I woke up and checked my phone for my deliverables of the day and there it flashed, “A workshop on negotiation with Joan Moon”. I was excited to get on board because negotiations would be a major component of my coursework at Oxford University in the coming fall and I was curious to know whether I was a good negotiator. After all, I knew perfectly well how to bargain at eateries, while buying vegetables, at my beloved Sarojini Nagar and most of the time at work. Little did I know that bargaining was different from negotiations and most of what I considered negotiation was just bargaining.
We were sent pre-reads titled “negotiating the apartment search”. This brought back all the sour summer memories of me running from pillar to post in Noida in search of a house. I was oftentimes turned down for my identity of being a Muslim that too a Kashmiri. I went back to reading the case and to my dismay, I found that someone else called Maryam went through the same ordeal of finding herself and her brother a flat. Most landlords on learning her surname would turn her down. With high craft and precision, the pre-read displayed how Maryam pre-emptively addressed all the biases and concerns which would lead to their rejection and then advanced her search for a landlord. She found ways to convince him of her responsible adult behaviour. It was a light read but an intense one.
I joined the workshop to learn and understand more. Joan Moon, our coach for the session, who works at Harvard University, dived into the basics of negotiations. Negotiations, according to her, could be used in both formal and informal settings which aim at settling differences, seeking mutual agreement, and creating trade-offs. She briefly spoke about broadening the perspective in the negotiation across stages and emphasized on negotiating throughout the process. We were introduced to certain terms which made the process of negotiation stand out from that of bargaining. An important thing to note is that bargaining limits itself to understanding what the other person demands, also called position. While negotiation is keen to know why they are asking for it, also called interest. And it is understanding the latter that solves most of the problems.
In Joan’s words, a mother tries to make a negotiation at home when both of her kids are fighting over an orange. Simplistically, she cuts the orange in two halves and hands it over to her children. Somehow, that does not solve the issue and she still finds the children fighting. Upon enquiring, she realizes that one wanted the zest and the other wanted just the fruit. It’s worth noting how counterintuitive her approach was despite her intention. One cannot fully engage the other side in a discussion about what they want until we understand why they want it.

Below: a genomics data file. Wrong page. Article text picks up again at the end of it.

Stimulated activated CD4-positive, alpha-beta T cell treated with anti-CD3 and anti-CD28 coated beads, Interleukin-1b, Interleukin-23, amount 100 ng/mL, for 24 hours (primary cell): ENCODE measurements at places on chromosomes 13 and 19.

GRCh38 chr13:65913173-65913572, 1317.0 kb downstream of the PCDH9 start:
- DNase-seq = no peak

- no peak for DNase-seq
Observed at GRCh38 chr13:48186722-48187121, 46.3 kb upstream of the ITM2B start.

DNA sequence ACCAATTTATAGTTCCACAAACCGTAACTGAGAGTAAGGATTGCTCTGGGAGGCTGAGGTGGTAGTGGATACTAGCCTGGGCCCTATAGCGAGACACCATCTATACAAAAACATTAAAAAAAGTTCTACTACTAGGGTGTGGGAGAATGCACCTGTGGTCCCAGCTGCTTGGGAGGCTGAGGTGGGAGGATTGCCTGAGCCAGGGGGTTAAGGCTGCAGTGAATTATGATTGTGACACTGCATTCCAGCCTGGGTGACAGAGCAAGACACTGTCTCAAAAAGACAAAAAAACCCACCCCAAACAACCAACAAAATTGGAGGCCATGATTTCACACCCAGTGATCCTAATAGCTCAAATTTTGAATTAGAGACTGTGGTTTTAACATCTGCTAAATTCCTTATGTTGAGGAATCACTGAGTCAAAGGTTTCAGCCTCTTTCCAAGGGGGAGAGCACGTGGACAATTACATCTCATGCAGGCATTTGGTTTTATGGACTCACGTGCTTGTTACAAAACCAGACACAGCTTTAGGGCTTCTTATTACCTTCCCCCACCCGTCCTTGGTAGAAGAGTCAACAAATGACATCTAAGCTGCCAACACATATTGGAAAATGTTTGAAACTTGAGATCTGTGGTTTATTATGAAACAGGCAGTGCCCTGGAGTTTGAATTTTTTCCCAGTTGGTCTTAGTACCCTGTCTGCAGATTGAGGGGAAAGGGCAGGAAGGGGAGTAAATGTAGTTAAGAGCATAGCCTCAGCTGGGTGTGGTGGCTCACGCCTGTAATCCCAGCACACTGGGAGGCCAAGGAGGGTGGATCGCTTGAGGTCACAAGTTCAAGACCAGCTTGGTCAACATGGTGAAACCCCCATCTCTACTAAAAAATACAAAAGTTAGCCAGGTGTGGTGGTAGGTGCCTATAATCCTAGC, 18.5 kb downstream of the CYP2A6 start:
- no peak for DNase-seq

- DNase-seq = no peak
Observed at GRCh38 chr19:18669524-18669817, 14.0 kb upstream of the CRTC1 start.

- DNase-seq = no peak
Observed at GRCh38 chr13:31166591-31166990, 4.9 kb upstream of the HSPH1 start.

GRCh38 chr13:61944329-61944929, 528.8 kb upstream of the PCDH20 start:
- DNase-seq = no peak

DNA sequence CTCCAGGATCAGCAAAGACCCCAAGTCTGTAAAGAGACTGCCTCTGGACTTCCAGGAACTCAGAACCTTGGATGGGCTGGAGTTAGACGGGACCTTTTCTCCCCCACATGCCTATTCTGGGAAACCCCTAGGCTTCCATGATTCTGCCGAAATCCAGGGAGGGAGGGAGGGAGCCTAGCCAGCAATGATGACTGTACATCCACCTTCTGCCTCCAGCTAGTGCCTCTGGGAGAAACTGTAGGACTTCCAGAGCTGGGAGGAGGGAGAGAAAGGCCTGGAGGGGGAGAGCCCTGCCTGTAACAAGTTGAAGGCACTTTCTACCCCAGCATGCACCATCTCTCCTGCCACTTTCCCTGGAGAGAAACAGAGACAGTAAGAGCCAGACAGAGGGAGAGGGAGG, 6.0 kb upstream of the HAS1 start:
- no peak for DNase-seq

We were allotted breakout rooms in groups of five to discuss Maryam’s negotiation on the apartment search. With a case analysis worksheet and a few terms, we collectively brainstormed and mapped Maryam’s negotiation process. For all of us our positions, interests and alternatives almost coincided with each other, but our BATNA (Best Alternative to a Negotiated Agreement) remained personal.
When I failed to find myself a house in Noida, I strategically started looking for a Hindu flatmate who could then further carry out our negotiation with the landlord. After a four month-long search, this approach seemed to work. My approach was quiet indistinguishable with Maryam’s who approached her issue calculatedly after sensing a pattern. We unconsciously were working on something called signalling and sequencing in negotiations. Both seminal concepts of negotiations critical to the success of reaching one. Signalling is a deliberate effort and intent to signal any specific interest, concern and expectation to the other party in a direct but a subtle manner. Sequencing is lining up of deals, events with the counterpart at every iteration to increase the odds of making their offer accepted. Maryam and I, taught by our experiences, got a hang of the art of signalling and sequencing thereby cracking good housing deals while our BATNA’s were different. (Pictured below are the author and her flatmate)
Three hours went by in a jiffy, hearts (LedBy’s version of super likes: Fellows hold up hand-drawn hearts at the camera during Zoom to “super like” a comment) cascaded through our computer screens and the workshop came to an end. I shut down my laptop, looked around and surprisingly found everything to be a result of negotiation.
Sahreen Shamim is an incoming graduate student at Oxford University and a 2020 LedBy Her Fellow